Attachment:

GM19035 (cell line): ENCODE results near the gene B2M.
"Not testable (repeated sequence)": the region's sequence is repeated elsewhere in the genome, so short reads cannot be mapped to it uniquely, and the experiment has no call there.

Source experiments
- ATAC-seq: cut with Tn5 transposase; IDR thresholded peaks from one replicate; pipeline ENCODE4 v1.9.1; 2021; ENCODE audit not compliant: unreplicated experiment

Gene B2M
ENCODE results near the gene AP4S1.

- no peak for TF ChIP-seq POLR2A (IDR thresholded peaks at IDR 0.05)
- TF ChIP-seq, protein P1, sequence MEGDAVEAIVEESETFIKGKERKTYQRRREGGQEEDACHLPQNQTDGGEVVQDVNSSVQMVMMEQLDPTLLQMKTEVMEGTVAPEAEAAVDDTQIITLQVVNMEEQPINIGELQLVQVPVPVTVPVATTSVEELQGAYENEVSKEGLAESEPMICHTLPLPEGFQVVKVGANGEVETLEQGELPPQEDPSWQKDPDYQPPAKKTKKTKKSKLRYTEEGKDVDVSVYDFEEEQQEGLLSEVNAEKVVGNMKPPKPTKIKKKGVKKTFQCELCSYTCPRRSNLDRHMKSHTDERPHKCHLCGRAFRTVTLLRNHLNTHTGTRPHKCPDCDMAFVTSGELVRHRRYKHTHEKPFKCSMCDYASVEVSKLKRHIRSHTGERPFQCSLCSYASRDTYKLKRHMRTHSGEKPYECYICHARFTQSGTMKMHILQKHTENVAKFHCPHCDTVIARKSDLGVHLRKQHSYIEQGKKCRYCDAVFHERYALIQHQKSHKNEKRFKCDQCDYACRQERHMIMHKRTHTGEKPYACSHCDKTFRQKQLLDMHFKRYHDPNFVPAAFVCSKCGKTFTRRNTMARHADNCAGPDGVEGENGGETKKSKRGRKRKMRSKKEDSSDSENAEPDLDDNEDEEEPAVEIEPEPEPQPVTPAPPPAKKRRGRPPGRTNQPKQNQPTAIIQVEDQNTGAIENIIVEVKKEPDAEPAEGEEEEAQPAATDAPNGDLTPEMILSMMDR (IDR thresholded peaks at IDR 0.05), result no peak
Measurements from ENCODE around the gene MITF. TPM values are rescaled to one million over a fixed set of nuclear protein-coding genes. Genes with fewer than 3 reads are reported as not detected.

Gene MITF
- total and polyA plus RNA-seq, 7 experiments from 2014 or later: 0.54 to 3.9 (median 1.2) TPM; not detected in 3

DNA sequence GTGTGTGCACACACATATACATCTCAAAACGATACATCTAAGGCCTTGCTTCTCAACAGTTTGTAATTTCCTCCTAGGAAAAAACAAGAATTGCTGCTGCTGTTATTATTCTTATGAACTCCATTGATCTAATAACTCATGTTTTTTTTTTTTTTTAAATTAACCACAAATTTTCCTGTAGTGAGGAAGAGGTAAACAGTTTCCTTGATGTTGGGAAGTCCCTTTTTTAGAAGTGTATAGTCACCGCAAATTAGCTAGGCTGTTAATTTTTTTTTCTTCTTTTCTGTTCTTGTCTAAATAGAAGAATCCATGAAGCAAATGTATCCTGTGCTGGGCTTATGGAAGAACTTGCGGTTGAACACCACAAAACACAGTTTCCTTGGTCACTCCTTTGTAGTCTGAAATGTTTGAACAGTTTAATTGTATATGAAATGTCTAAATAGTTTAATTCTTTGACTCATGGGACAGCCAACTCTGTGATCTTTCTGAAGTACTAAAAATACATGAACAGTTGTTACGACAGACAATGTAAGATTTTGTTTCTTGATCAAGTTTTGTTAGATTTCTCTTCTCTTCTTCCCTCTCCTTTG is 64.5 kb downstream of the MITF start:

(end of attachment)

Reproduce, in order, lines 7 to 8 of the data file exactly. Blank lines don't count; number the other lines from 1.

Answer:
- no peak for TF ChIP-seq POLR2A (IDR thresholded peaks at IDR 0.05)
- TF ChIP-seq, protein P1, sequence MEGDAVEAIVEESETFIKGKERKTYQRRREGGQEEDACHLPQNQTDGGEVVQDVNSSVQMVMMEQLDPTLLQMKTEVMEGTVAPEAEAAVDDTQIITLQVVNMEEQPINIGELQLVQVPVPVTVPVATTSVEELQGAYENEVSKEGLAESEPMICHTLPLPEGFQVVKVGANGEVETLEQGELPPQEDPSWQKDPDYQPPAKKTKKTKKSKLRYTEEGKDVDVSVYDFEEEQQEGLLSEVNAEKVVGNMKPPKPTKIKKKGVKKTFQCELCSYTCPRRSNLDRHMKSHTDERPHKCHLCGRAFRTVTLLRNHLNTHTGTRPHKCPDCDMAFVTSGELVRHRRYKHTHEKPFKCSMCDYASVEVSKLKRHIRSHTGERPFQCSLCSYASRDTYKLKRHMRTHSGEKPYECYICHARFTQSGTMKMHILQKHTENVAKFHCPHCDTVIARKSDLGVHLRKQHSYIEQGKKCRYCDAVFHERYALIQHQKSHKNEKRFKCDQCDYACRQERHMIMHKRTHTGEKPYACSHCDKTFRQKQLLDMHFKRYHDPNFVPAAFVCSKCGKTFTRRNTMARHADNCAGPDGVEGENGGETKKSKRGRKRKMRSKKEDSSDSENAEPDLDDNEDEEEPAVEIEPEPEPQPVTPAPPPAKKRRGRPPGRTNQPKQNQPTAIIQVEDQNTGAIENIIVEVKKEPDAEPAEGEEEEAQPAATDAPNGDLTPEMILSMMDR (IDR thresholded peaks at IDR 0.05), result no peak